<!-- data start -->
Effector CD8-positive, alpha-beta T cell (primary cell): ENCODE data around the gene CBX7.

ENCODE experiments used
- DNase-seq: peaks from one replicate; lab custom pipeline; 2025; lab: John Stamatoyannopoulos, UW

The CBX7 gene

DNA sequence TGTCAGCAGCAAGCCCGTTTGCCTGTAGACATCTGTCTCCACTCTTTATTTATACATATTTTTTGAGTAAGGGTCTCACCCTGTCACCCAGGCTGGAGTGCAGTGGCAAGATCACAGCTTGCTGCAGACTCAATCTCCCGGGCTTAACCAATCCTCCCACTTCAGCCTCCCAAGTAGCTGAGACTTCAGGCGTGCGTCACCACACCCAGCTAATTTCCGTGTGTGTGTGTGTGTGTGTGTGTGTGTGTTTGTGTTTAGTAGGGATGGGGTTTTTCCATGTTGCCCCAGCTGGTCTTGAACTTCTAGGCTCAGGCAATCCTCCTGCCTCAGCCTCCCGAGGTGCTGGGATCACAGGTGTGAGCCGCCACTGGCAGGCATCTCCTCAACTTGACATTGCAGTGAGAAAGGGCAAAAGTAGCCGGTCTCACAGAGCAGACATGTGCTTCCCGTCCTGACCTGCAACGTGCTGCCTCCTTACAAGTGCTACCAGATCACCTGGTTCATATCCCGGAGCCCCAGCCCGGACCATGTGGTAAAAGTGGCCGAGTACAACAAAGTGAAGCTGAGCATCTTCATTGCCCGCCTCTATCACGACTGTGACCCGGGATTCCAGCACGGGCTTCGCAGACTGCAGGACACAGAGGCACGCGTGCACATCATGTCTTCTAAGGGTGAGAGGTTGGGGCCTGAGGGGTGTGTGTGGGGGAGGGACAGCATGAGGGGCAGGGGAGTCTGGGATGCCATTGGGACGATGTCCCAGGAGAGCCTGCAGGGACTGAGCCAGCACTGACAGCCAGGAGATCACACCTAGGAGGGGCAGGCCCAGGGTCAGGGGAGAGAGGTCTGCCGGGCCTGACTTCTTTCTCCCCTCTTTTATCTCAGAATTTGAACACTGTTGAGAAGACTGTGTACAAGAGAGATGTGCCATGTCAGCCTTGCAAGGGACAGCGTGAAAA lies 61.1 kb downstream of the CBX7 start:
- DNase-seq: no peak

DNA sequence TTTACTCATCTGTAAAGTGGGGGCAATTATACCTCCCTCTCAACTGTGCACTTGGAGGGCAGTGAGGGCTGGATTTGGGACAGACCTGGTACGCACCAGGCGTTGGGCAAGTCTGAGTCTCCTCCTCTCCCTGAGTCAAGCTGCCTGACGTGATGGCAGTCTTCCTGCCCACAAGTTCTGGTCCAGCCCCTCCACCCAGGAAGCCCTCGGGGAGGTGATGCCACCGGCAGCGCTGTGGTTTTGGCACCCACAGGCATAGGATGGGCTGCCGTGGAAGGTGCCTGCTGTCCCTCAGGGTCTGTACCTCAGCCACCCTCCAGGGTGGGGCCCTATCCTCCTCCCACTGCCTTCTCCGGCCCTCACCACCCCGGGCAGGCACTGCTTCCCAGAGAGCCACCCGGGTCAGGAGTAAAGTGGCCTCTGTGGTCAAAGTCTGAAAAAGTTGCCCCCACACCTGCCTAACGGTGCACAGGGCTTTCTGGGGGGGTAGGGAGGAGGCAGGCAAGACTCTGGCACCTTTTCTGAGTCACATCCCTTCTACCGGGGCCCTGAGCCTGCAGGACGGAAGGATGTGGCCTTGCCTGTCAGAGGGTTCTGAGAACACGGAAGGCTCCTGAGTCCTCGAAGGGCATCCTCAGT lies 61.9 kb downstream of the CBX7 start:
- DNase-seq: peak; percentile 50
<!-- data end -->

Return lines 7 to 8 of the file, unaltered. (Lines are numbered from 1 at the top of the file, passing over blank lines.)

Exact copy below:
DNA sequence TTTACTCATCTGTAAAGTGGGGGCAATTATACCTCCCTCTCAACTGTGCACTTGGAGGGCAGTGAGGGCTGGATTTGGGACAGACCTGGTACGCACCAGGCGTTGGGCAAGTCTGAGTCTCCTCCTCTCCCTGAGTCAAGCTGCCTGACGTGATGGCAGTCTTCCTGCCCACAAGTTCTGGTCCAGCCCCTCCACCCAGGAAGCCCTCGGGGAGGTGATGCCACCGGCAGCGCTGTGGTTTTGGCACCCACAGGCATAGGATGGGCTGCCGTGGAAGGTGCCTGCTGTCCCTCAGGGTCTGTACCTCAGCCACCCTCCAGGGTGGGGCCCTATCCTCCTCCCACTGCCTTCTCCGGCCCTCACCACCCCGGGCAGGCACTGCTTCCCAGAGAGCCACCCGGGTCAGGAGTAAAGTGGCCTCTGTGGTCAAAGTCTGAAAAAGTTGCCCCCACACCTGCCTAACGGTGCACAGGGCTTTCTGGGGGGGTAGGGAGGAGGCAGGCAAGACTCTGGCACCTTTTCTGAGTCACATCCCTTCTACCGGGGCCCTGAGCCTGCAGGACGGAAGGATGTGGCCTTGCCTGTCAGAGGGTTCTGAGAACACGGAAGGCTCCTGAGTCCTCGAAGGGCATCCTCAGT lies 61.9 kb downstream of the CBX7 start:
- DNase-seq: peak; percentile 50